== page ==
It’s also a mess to install, a lot like road construction. Installation is loud and smelly and requires professionals. It may also shed debris that can clog gutters.

2. Thermoplastic Roof Membrane (TPO)

Thermoplastic Polyolefin (TPO) roofing is quite different than BUR roofing. It’s made of a lightweight, artificial material and consists only of a single-layer roofing membrane. But it’s still powerfully resistant to harmful elements.

Pros

As we said, it’s light, so it won’t require much reinforcement. And it’s extremely resilient against weather and UV rays. It’s also resistant to many harmful chemicals and bacteria growth.

Restaurants prefer TPO because it protects the roof against grease and fat that can leak onto the roof from the ventilation system. The TPO resists damage from this grease, and from the bacteria that would otherwise thrive in it.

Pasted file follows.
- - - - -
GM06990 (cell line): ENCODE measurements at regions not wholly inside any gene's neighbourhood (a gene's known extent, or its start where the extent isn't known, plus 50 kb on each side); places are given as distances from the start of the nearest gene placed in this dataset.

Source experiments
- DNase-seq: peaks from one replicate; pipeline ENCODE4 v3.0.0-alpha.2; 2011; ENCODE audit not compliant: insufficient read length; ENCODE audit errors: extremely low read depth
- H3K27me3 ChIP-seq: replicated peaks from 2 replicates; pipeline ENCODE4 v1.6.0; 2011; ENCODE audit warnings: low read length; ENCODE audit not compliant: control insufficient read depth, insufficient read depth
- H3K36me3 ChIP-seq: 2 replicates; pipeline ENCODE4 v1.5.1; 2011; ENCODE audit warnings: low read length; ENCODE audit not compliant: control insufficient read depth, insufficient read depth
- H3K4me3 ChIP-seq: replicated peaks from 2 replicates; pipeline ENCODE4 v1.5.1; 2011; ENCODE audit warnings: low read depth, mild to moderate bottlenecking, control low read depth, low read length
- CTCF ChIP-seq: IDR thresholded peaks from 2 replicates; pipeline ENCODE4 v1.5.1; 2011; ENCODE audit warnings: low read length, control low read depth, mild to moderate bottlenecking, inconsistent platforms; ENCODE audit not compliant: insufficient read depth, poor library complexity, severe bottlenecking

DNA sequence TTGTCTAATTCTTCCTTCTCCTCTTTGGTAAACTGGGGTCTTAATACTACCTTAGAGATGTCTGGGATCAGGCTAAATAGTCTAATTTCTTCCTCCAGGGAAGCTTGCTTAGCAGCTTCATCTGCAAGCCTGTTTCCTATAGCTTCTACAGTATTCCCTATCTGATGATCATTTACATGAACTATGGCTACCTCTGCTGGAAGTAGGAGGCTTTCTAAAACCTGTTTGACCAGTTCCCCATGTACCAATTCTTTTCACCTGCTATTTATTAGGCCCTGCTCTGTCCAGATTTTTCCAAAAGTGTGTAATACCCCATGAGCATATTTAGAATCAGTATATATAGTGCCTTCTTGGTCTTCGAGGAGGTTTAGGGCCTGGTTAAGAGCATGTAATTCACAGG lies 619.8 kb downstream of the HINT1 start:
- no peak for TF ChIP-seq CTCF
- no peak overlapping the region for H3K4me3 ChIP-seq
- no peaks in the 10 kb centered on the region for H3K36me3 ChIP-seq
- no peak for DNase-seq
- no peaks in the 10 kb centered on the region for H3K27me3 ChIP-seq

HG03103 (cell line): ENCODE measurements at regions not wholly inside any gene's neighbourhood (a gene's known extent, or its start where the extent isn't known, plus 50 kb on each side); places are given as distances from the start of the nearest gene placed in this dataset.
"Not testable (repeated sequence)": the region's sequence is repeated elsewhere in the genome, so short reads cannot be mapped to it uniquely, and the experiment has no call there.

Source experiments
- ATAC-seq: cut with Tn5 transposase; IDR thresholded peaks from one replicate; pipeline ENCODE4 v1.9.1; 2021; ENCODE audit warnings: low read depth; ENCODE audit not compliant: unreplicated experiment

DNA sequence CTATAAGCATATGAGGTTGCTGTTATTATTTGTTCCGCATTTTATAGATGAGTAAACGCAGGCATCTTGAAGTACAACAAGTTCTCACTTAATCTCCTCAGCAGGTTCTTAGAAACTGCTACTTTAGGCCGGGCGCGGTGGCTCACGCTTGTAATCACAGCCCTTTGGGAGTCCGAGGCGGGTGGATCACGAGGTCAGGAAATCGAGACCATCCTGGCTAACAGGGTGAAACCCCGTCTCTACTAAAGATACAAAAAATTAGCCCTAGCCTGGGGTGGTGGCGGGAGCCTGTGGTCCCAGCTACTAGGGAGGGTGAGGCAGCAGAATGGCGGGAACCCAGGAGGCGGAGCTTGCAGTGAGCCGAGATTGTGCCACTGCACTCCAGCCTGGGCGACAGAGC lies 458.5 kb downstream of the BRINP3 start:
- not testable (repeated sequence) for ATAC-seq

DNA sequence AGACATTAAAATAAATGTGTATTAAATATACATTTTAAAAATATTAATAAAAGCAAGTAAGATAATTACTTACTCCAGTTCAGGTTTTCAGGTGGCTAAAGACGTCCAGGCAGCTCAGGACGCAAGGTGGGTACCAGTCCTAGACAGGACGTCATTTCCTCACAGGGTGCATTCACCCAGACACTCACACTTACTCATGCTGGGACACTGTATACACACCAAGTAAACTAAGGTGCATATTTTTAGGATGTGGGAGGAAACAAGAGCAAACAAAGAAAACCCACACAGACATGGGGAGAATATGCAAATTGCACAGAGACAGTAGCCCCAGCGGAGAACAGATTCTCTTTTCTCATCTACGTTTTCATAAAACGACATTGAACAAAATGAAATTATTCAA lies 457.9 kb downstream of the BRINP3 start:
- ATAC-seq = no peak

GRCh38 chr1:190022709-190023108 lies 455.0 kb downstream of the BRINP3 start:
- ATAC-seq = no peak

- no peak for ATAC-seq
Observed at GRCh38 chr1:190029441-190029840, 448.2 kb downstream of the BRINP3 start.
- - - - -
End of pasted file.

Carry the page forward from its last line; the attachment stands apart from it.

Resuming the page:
It’s also completely recyclable.

Cons

More of an uncertainty than a disadvantage, TPO hasn’t been around for very long. It’s uncertain at this time how long, on average, these roofs will last.

3. Thermoset Roof Membrane (EPDM)

Thermoset ethylene propylene diene monomer (EPDM) is a rubber-based roofing membrane with many awesome advantages.

Pros

First, it’s lightweight. And it has only one layer, which makes it even lighter compared to other types of flat roofing.

Second, we’re all aware that rubber is an excellent insulator. It will help keep the building cool and reduce heating costs. And it’s powerfully resistant to UV rays and wear-and-tear.

While other roofing loses it’s flexibility in winter, EPDM roofing does not. It’s also easy to install.

Cons

Unfortunately, it doesn’t do as well in hot weather. The heat can cause the EPDM material to stretch and tear.

Also, the adhesives that attach the EPDM to the roof can degrade over time. This may allow moisture under the roofing material, leading to moisture damage.

4. Modified Bitumen Roofing

Bitumen is a petroleum-based material very similar to tar. Thus, modified bitumen roofing is similar to BUR roofing. In fact, it’s an upgrade of the same technology as BUR.

Pros